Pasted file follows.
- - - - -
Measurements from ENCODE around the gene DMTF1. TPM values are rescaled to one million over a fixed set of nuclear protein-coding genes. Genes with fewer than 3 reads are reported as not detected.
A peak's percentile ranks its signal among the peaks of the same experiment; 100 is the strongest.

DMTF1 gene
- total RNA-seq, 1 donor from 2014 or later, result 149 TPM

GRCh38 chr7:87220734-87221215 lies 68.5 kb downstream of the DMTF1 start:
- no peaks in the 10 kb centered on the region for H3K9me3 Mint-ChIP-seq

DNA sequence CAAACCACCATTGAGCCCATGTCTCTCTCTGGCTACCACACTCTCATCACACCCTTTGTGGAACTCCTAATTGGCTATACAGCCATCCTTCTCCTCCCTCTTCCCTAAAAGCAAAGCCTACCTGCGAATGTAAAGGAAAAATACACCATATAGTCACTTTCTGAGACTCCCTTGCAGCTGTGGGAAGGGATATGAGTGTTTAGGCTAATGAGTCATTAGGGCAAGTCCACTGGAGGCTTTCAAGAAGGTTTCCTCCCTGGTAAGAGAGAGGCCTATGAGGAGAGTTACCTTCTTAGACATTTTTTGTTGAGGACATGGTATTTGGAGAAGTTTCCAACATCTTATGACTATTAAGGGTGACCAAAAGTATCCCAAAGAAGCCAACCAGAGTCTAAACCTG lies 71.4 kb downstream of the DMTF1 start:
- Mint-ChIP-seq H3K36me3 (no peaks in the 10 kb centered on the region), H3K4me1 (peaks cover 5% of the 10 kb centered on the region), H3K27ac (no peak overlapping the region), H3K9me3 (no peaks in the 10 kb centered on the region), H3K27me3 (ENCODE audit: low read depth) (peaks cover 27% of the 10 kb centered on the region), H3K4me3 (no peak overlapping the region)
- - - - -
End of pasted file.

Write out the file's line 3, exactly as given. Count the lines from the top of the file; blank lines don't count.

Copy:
DMTF1 gene